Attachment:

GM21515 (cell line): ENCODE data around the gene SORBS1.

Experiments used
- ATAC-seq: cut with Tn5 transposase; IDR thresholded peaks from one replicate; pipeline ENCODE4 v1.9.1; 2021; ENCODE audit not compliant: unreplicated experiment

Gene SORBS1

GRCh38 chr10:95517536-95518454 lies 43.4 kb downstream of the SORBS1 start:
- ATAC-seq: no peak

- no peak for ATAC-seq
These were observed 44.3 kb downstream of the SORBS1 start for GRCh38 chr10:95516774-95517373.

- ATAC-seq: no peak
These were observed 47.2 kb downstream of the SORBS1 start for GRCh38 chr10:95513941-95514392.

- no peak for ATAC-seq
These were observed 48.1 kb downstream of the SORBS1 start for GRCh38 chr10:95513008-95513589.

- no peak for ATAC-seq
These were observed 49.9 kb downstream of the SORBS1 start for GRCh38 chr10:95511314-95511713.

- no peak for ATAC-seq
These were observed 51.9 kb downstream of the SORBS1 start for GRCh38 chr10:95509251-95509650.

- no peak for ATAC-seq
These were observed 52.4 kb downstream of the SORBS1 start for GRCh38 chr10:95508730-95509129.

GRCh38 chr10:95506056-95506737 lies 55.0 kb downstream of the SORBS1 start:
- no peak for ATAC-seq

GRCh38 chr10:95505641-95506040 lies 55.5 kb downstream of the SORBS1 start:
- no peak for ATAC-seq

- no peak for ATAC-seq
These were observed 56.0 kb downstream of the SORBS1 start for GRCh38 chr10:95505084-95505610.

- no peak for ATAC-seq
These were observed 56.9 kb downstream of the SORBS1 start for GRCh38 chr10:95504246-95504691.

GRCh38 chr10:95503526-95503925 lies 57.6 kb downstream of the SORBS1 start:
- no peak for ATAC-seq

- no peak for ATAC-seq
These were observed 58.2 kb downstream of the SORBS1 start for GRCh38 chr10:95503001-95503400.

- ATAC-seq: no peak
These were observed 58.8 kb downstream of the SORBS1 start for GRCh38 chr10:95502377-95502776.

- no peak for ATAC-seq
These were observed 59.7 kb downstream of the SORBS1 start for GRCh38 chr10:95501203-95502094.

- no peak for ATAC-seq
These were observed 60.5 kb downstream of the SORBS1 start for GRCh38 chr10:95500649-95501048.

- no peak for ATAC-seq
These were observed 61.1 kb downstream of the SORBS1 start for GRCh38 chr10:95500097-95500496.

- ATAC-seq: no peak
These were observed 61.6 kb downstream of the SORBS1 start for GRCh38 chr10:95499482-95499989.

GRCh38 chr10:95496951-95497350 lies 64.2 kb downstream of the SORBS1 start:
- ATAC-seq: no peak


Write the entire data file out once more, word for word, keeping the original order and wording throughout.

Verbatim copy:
GM21515 (cell line): ENCODE data around the gene SORBS1.

Experiments used
- ATAC-seq: cut with Tn5 transposase; IDR thresholded peaks from one replicate; pipeline ENCODE4 v1.9.1; 2021; ENCODE audit not compliant: unreplicated experiment

Gene SORBS1

GRCh38 chr10:95517536-95518454 lies 43.4 kb downstream of the SORBS1 start:
- ATAC-seq: no peak

- no peak for ATAC-seq
These were observed 44.3 kb downstream of the SORBS1 start for GRCh38 chr10:95516774-95517373.

- ATAC-seq: no peak
These were observed 47.2 kb downstream of the SORBS1 start for GRCh38 chr10:95513941-95514392.

- no peak for ATAC-seq
These were observed 48.1 kb downstream of the SORBS1 start for GRCh38 chr10:95513008-95513589.

- no peak for ATAC-seq
These were observed 49.9 kb downstream of the SORBS1 start for GRCh38 chr10:95511314-95511713.

- no peak for ATAC-seq
These were observed 51.9 kb downstream of the SORBS1 start for GRCh38 chr10:95509251-95509650.

- no peak for ATAC-seq
These were observed 52.4 kb downstream of the SORBS1 start for GRCh38 chr10:95508730-95509129.

GRCh38 chr10:95506056-95506737 lies 55.0 kb downstream of the SORBS1 start:
- no peak for ATAC-seq

GRCh38 chr10:95505641-95506040 lies 55.5 kb downstream of the SORBS1 start:
- no peak for ATAC-seq

- no peak for ATAC-seq
These were observed 56.0 kb downstream of the SORBS1 start for GRCh38 chr10:95505084-95505610.

- no peak for ATAC-seq
These were observed 56.9 kb downstream of the SORBS1 start for GRCh38 chr10:95504246-95504691.

GRCh38 chr10:95503526-95503925 lies 57.6 kb downstream of the SORBS1 start:
- no peak for ATAC-seq

- no peak for ATAC-seq
These were observed 58.2 kb downstream of the SORBS1 start for GRCh38 chr10:95503001-95503400.

- ATAC-seq: no peak
These were observed 58.8 kb downstream of the SORBS1 start for GRCh38 chr10:95502377-95502776.

- no peak for ATAC-seq
These were observed 59.7 kb downstream of the SORBS1 start for GRCh38 chr10:95501203-95502094.

- no peak for ATAC-seq
These were observed 60.5 kb downstream of the SORBS1 start for GRCh38 chr10:95500649-95501048.

- no peak for ATAC-seq
These were observed 61.1 kb downstream of the SORBS1 start for GRCh38 chr10:95500097-95500496.

- ATAC-seq: no peak
These were observed 61.6 kb downstream of the SORBS1 start for GRCh38 chr10:95499482-95499989.

GRCh38 chr10:95496951-95497350 lies 64.2 kb downstream of the SORBS1 start:
- ATAC-seq: no peak